The average value of a home in Ireland rose by 0.3% in the second quarter of this year.
This brings the growth in the year to date to 0.6% which is down from 3.2% in the same period last year, according to Sherry Fitzgerald, the country's largest estate agents.
In the capital, price growth rose by 0.1% in the first six months of this year compared to 3.3% during the same period in 2018.
Limerick recorded the highest increase so far this year with 2.2%.
Prices in Cork and Galway increased by 0.8% and 0.7% respectively.
"The latest data on house price performance reveals a continued moderation in price inflation most notably in Dublin," said Marian Finnegan, Chief Economist, Sherry FitzGerald.
The ongoing impact of a restricted mortgage market, due to the tightening of the lending policy introduced towards the end of 2017 has restricted affordability and subsequently price inflation.
"This is more notable in higher value location such as Dublin, Wicklow and the regional centres.
"This trend of low price growth is likely to remain a feature of the market."
The volume of new dwelling sales increased nationally by 2% in the first quarter of this year with an increase of 1% in Dublin, according to sales recorded on the Property Price Register.
Comparatively, second-hand sales grew 2% year-on-year and notably remained flat in Dublin in the same period.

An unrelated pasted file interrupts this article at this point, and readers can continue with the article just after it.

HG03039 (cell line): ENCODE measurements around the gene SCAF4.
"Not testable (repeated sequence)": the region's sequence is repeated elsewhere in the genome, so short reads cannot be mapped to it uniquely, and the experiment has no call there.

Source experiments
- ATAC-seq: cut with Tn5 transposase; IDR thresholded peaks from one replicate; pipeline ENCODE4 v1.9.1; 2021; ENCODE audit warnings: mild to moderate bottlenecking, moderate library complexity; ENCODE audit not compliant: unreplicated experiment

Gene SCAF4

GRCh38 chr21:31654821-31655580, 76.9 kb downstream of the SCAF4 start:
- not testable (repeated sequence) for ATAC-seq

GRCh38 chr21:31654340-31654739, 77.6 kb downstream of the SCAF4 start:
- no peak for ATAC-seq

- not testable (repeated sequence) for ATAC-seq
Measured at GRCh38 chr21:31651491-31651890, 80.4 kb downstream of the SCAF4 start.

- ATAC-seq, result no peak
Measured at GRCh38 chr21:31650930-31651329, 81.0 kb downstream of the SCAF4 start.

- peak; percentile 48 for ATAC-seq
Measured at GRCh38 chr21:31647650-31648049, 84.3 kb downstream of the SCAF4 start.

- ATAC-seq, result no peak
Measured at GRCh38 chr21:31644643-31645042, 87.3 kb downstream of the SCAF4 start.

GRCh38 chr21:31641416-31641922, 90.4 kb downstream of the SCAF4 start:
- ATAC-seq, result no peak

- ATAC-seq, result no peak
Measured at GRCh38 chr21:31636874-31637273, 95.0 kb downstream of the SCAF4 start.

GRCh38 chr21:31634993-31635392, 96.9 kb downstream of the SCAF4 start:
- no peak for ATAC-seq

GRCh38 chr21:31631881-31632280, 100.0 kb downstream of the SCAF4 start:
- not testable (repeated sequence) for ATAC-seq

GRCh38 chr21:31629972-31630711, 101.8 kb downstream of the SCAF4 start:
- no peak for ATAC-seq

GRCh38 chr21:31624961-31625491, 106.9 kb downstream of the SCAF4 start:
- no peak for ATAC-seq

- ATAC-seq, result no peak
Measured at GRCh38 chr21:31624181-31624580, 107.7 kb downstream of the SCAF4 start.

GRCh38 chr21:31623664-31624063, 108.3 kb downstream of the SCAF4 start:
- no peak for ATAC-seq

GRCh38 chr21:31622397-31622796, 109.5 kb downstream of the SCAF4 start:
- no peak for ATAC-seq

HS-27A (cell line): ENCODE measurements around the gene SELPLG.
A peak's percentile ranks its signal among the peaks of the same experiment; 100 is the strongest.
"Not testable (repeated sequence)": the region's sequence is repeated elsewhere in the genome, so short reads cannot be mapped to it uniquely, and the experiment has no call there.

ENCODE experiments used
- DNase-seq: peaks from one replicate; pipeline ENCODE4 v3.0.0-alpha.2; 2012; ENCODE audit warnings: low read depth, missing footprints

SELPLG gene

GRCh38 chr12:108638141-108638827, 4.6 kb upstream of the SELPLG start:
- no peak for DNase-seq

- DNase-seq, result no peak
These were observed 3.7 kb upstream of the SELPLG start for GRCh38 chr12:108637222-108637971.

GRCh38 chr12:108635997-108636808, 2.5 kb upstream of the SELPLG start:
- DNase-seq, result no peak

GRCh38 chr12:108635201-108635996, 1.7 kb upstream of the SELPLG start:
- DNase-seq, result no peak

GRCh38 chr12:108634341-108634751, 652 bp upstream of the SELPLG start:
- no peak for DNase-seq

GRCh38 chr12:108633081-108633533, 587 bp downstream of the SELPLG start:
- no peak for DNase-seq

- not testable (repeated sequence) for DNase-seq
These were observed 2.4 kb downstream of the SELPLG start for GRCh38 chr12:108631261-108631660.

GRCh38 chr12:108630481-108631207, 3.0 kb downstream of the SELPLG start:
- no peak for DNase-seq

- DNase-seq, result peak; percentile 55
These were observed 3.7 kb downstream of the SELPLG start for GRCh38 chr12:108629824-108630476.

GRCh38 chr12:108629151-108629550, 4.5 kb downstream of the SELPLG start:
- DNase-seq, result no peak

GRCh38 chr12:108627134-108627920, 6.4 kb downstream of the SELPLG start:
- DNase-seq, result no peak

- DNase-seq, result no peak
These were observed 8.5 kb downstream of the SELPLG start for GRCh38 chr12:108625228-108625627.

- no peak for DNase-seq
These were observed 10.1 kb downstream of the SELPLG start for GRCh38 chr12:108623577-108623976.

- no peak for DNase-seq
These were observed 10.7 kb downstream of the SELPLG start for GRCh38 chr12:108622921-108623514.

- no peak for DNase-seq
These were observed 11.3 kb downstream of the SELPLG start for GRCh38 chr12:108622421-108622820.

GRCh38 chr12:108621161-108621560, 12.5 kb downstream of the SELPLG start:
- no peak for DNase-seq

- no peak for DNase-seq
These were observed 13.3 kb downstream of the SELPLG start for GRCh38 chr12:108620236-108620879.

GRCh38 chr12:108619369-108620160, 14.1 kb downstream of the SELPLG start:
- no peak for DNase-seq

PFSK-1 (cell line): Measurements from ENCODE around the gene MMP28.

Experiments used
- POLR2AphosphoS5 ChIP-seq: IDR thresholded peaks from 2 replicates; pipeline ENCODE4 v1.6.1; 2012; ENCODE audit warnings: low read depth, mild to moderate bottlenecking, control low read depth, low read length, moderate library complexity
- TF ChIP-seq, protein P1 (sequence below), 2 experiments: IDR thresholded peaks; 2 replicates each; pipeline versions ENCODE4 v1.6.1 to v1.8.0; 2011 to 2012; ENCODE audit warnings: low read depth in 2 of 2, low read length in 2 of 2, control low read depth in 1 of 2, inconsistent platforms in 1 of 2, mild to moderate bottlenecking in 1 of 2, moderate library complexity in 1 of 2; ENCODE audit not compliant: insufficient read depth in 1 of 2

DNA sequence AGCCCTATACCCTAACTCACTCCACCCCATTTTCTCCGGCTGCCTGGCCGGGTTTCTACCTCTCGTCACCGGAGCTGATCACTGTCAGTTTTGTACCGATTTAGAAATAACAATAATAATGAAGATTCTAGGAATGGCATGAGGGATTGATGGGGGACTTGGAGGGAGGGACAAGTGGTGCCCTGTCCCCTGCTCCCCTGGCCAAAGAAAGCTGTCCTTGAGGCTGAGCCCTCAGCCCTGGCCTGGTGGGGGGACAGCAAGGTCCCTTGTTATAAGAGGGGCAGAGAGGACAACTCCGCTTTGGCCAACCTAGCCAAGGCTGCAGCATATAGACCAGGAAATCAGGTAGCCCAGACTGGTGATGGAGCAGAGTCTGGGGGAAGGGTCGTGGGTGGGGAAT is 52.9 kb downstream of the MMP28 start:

According to Ms Finnegan, the review of the residential market reveals some interesting trends.
"The constraints on mortgage lending are effectively controlling price inflation however, they also appear to be impacting activity," said Ms Finnegan.
"On an annual basis, the volume of sales grew by a very modest 0.2% nationally and fell by 3% in Dublin. This is disappointing.
"Despite the strength of our economic performance residential activity levels remain well below norm and are now contracting in some locations.
"It is a cause for concern, as a moderation in activity may lead to a slowdown in construction activity. There is some industry evidence that the new homes market may be slowing due to issues around capacity and building controls.
"However, any reduction in activity needs to be monitored carefully.
"The underlying challenges in the industry remain and every effort needs to be made to support a significant uplift in the delivery of homes to meet the growing needs of our society."